Now we are off to see the Happy Mondays in Bristol at the Harbour, with any luck they will hopefully sound much better than last nights ‘ever get the feeling you’ve been cheated’ long distance runaround.


The Happy Mondays in Bristol were great. With a tiny stage and several thousand less watts of power than Rush had to play with, and only a few minutes of soundcheck on a stage shared with various acts (including 808 State) prior to their headline performance, they and whomever the sound engineer was managed to fill an open air concrete space on Bristols harbour-side amphitheatre with a really impressive sound, and performed brilliantly. The live sound was well mixed, loud, powerful and clear. Hundreds of pounds wasted on Rush vs a relatively cheap but highly enjoyable gig. Corporate arena rock sucks.

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About Mike Farrell-Deveau
Mike Farrell-Deveau is a Law graduate, Writer (Fiction, Copy and Journal), Business Professional and Musician with interests in Art, Politics, Human Rights, Social Justice, Access to Justice, Criminal Law, Employment Law, Clinical Negligence and making a lot of noise on an electric guitar.

23 Responses to Rush live at the O2 arena, London, May 2013 – review

  1. DT says:

    I was there last night and I share your disappointment with the poor sound quality. Especially Geddy Lee’s bass playing where his awesome technique was almost completely lost in the noise.

    Having seen a number of bands there in the past (Queen, Roger Waters, Peter Gabriel etc) I haven’t noticed the sound being quite that bad before. May have been the PA or it may be the engineers but given the effort the band obviously put into the quality of the staging overall this would be surprising.

    Overall I enjoyed the evening. They are a class act.

    BTW I don’t share your opinion on the quality of the venue overall including the eating options. OK they are all chains (what else would you expect?) but name me another major UK venue where the facilities come close. I was at MENA last week to see Eric Clapton and I have to say it was shocking in comparison to the O2.

  2. timcoombe says:

    I sympathise with you. I had a similar experience with Rush at Wembley Arena a few years ago. The strange thing is the next time I saw them was at the o2 and the sound was great. So I think it’s down to whoever provides the rig rather than just the venue.

  3. simon says:

    The sound always seems to be the problem, and is especially true for where you sit, as is such a big arena. I was in the 16 th row, on the floor and the sound was great, and Geddy sounding better than ever! I can imagine towards the back, the sound will get all mashed up! No idea who to blame, by I know that there were the same problems on the R30 tour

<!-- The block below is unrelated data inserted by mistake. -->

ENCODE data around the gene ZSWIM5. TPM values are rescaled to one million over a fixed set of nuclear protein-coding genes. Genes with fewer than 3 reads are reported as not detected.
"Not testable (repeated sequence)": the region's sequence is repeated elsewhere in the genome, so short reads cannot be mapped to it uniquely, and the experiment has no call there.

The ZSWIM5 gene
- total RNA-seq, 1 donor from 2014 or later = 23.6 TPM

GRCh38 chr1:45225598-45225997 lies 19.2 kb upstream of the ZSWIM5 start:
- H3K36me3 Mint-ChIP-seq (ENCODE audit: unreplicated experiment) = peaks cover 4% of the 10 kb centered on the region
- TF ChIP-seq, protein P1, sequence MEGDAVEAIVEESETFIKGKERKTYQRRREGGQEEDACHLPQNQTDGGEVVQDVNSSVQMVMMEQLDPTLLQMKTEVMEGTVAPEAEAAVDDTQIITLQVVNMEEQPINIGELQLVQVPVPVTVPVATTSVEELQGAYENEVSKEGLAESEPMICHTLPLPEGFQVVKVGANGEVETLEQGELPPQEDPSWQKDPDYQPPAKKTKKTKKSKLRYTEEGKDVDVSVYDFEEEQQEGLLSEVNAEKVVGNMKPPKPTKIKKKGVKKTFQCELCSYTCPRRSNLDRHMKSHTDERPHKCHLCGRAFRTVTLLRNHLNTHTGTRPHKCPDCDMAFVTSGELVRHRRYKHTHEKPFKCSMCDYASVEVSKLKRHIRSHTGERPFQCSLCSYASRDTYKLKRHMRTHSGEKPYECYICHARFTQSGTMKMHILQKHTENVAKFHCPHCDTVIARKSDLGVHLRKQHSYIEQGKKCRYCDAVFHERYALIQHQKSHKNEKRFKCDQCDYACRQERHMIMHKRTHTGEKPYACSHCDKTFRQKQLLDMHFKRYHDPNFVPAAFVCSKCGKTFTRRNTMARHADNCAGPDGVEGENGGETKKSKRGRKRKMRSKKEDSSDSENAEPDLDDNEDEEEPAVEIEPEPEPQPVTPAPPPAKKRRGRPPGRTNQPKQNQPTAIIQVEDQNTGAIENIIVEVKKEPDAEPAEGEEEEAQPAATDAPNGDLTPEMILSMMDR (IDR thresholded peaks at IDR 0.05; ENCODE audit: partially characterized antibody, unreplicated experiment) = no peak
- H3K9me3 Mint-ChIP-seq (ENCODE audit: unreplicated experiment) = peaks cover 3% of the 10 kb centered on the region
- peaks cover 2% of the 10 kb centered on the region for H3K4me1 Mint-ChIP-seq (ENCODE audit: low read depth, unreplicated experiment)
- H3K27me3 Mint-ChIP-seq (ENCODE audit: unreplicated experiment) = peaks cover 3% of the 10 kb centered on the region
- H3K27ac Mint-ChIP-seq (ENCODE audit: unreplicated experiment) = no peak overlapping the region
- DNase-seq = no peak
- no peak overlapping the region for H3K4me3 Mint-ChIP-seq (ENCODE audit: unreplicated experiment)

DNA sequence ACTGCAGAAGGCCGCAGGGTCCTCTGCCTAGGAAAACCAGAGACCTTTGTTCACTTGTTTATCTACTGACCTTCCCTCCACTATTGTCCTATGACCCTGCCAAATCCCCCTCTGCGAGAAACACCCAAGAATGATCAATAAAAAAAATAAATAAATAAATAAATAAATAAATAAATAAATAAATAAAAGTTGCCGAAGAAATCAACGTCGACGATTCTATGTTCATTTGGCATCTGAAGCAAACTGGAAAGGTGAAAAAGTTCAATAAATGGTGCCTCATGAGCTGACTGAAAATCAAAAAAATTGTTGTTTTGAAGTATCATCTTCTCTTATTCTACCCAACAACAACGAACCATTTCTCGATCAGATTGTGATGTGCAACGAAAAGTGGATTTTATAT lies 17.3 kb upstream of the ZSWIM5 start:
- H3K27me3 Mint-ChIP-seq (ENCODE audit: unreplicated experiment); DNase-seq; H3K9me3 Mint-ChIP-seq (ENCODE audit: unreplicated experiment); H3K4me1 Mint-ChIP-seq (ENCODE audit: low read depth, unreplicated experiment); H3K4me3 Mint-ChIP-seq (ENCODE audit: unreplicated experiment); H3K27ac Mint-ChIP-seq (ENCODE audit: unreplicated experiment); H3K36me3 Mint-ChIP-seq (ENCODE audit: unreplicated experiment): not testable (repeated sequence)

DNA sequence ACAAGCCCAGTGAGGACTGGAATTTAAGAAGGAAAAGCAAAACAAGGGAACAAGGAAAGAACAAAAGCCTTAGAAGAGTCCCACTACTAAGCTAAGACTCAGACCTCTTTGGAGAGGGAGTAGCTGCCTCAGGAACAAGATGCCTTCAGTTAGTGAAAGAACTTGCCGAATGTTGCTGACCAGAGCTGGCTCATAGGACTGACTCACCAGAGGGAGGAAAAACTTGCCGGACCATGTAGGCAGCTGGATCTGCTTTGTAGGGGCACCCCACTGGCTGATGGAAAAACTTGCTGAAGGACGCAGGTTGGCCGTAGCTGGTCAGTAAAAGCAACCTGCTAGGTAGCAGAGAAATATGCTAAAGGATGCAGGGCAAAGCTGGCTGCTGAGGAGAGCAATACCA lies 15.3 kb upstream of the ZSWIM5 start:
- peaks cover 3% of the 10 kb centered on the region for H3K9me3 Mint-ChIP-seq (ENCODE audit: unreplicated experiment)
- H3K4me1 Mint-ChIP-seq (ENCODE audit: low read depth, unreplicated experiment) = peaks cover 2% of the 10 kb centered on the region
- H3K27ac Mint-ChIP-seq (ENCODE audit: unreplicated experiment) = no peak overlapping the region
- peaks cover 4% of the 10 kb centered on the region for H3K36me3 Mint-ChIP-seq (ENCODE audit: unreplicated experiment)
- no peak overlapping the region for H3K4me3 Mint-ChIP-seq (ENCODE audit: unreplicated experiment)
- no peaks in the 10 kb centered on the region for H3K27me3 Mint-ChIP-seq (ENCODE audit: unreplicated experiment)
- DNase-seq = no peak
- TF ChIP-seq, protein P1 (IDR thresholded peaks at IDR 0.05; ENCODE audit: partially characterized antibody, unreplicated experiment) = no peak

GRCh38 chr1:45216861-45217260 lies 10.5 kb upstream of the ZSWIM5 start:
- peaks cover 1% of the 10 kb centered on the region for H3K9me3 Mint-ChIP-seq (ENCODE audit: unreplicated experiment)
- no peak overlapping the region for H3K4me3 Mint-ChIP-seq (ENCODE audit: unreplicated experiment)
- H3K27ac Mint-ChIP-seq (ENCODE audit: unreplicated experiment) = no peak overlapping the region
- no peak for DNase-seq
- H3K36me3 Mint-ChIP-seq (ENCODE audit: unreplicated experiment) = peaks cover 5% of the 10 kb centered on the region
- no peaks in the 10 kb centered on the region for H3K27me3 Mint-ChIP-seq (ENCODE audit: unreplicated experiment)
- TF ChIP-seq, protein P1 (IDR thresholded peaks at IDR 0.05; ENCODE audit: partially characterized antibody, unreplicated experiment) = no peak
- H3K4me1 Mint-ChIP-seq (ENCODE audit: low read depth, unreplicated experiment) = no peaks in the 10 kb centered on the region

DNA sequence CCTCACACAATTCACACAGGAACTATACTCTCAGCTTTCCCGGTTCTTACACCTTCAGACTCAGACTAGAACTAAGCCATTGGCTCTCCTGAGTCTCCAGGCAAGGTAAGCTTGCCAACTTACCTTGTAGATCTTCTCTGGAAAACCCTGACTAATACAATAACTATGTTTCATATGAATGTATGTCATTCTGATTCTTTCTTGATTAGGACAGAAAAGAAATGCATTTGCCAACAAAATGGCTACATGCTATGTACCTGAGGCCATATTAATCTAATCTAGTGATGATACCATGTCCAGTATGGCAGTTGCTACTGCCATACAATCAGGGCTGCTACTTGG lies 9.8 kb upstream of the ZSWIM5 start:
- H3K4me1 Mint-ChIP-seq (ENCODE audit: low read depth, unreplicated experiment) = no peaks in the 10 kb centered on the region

4. Chas says:

    Spot on comments regarding sound quality. I think the 2nd half was actually slightly better, someone clearly managed to pull their finger out during the interval. Saw Roger Waters / The Wall at the O2 a couple of years ago and that was fantastic (including the sound) so the venue clearly can do it when it wants to. Maybe Rush needed to do several nights of of gigs at the O2 as “warm-ups” for the PA team?

  5. tom says:

    we had seats in block 409 , cant fault the sound really . I am sorry to hear that you did not have the same experience. my problem as always with Rush is the crowd , typical and non responsive no movement , both in front and behind were people sleeping !!!! for gods sake stay at home , the public could easily have been watching a re-run of a Hugh Grant movie …..Rush was Fantastic , the Venue was ok , crowd could easily have been here by mistake thinking they were gonna watch the new star-trek movie !!!! Rush , please play a smaller venue next time , and for all of you who fell asleep or didn’t move during the concert .. next time stay at home and watch the video!!!!

  6. Cliff Blanchette says:

    I was by the sound engineers / mixing desk and it sounded great there .No matter what you say they are brilliant musicians and it would take a really bad system to mask their brilliance . My last time seeing Rush I was at the back high up and the sound there was not as good.On this occasion my ears were ringing a tiny bit which is where I think they should be ,so I see no problem with volume.I do wonder about paying £85.00 for a ticket.

  7. I totally agree, i would never deny that they are three of the greatest musicians out there, and one of my favourite acts, I wouldn’t have travelled country wide on numerous occasions to see them otherwise.
    I have been checking out some of the videos uploaded to youtube of the show and it seems clear that some had good sound and some didn’t. This tinny poor quality video here for example taken on a phone by the sounds of it is the closest example I can find to describe what we were hearing in the O2. It is also probably about ten times better in sound quality than what we were hearing there from the PA on the night.

    I think in retrospect it is simply luck of the draw when you buy tickets to these events whether you will get good sound or not. But when you are paying substantial sums of money, not just for tickets but also to travel and stay in hotels, pay for food and drink etc, it becomes an unacceptable gamble hence the reason why I will never pay to go to an arena concert again regardless of who is playing. For the money spent we could have gone on bloody holiday for a few days!

  8. Harris Al says: